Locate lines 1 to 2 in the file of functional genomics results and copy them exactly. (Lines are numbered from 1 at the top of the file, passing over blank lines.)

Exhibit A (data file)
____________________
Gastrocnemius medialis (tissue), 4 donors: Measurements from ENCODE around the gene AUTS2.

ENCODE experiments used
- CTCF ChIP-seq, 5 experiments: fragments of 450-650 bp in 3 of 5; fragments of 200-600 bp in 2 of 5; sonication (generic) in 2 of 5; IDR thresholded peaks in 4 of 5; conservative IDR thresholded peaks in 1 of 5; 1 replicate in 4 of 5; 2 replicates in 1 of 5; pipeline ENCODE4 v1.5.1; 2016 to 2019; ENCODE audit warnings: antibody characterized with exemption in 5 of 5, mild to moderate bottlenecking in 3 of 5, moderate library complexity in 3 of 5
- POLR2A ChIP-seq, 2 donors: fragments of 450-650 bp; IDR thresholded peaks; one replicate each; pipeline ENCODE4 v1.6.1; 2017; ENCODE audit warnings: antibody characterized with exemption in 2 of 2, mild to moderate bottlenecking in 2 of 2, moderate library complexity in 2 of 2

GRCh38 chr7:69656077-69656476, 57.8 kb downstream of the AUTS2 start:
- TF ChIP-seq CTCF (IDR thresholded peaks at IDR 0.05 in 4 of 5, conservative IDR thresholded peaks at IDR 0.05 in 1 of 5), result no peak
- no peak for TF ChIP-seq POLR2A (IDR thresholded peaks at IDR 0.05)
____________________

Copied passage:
Gastrocnemius medialis (tissue), 4 donors: Measurements from ENCODE around the gene AUTS2.

ENCODE experiments used